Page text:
Electronic Theses and Dissertations





Document Type


Degree Name

Master of Science




Materials Science

Committee Chair

Firouzeh Sabri

Committee Member

Muhammad Shah Jahan

Committee Member

Jon Moseley


Many medical device applications have begun to incorporate an antioxidant, Vitamin E at low concentrations (0.1 – 0.3 Wt%) within Ultra-High Molecular Weight Polyethylene (UHMWPE) components of total joint replacement. The lowest detectable limit, currently, of vitamin-E within these UHMWPE components, is around 0.3 Wt%, while the most common concentration of vitamin-E in vitamin-E-blended UHMWPE components is 0.1 Wt%. With these components, therefore, science is currently limited to mostly observations of subsequent wear rates of the resulting UHMWPE product and assumptions regarding the effects of vitamin E. To fill this gap, this study has custom-blended a variety of UHMWPE with higher concentrations of vitamin-E (up to 15.0Wt%) to allow for the direct observation of vitamin E and its antioxidant role within UHMWPE. The samples were treated with ionizing radiation (the subjects of study) as is typically done in the manufacturing process and compared to non-irradiated controls, via Fourier Transform Infra-Red (FTIR) analysis and UV-Vis (Ultra-Violet-Visible spectrum) spectrophotometry, which no study has done before. While such higher concentrations of vitamin-E are not typically used in UHMWPE components of medical devices, they can allow better evaluation of vitamin-E directly, regarding its role in protection from oxidation and resulting degradation. Results suggest anti-oxidant effects at low concentrations of Vitamin-E as expected, but also possible “pro-oxidant” effects of Vitamin E at higher concentrations, and this study provides information which will help medical device manufacturers to improve the successful life of polyethylene components, as well as the community in general to understand the effects of vitamin-E in polyethylene.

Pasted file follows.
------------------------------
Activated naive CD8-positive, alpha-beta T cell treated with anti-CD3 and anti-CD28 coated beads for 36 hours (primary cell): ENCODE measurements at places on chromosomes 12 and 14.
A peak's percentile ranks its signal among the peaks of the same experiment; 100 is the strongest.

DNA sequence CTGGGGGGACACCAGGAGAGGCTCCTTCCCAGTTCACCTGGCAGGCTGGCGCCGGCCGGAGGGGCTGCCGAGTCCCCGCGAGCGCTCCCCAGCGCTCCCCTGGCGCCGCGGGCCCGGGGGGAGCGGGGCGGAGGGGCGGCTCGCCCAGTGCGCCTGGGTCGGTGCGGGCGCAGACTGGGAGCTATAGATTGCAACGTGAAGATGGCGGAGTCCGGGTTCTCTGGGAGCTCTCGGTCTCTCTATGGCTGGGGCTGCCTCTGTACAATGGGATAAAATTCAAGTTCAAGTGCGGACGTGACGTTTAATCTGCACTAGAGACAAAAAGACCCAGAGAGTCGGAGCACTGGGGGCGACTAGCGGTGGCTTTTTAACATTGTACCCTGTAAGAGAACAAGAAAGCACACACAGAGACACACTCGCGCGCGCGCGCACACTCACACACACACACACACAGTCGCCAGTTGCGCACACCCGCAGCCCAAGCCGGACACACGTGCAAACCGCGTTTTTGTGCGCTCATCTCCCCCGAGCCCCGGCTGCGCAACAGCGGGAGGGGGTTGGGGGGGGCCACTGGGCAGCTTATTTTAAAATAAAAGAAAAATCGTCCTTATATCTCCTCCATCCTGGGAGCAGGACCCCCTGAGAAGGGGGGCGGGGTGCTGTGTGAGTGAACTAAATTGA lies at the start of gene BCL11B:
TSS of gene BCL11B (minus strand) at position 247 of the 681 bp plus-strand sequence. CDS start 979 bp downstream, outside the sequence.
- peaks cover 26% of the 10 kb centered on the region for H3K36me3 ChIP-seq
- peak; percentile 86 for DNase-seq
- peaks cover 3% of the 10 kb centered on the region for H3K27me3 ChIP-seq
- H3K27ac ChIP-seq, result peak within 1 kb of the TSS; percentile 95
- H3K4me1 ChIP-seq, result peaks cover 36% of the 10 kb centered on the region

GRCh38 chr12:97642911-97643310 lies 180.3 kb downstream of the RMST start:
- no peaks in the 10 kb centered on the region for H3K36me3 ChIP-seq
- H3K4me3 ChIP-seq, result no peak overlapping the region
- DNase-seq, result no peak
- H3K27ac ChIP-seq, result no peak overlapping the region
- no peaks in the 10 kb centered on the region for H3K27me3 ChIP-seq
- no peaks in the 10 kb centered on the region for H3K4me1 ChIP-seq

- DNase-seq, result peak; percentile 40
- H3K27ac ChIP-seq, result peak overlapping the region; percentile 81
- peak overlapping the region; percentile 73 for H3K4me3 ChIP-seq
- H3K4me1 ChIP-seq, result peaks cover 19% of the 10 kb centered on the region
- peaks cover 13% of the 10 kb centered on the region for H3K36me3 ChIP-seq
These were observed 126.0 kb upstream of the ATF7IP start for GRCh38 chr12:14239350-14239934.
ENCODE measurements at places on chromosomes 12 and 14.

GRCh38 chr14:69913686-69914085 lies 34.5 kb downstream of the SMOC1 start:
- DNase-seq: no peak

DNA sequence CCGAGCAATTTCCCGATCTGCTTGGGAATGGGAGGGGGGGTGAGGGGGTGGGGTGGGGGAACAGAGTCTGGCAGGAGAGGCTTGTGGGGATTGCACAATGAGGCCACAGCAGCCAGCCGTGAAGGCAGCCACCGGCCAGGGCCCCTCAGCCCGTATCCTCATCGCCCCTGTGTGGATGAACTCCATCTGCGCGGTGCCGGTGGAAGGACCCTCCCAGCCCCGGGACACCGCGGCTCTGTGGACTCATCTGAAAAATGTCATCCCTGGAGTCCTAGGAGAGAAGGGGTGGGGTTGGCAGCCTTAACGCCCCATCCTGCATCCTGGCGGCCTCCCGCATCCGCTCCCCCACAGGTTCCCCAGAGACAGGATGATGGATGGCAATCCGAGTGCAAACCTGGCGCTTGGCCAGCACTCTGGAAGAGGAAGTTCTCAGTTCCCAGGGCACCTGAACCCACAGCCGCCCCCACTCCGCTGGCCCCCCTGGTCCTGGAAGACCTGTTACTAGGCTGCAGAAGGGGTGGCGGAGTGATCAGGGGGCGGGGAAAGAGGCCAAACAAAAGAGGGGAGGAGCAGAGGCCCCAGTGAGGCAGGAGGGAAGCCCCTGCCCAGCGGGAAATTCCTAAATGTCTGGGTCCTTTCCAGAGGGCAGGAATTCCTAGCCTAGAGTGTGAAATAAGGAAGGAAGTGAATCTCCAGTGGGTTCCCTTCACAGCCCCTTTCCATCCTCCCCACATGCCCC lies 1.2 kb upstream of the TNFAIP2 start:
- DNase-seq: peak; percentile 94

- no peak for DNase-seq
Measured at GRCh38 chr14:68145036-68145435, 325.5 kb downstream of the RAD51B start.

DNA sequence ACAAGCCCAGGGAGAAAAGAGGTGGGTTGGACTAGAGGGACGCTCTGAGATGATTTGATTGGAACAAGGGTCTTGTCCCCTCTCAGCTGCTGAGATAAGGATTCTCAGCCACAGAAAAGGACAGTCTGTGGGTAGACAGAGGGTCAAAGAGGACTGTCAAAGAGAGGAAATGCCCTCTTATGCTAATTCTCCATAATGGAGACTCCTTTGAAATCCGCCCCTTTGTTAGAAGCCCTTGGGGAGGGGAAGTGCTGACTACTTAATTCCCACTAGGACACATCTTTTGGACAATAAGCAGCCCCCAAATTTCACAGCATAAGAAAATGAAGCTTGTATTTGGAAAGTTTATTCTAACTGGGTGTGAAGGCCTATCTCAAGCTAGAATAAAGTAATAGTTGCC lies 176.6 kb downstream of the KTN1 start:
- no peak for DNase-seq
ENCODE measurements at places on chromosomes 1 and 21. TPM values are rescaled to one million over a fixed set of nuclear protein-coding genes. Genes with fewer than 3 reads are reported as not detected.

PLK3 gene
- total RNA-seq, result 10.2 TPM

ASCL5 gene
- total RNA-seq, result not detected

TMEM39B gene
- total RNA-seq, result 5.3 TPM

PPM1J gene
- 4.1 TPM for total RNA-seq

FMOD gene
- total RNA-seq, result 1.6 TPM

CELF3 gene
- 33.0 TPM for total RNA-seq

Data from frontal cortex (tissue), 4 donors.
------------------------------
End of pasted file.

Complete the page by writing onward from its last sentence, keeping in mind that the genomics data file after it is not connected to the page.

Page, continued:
Data is provided by the student.

Library Comment

Dissertation or thesis originally submitted to the local University of Memphis Electronic Theses & dissertation (ETD) Repository.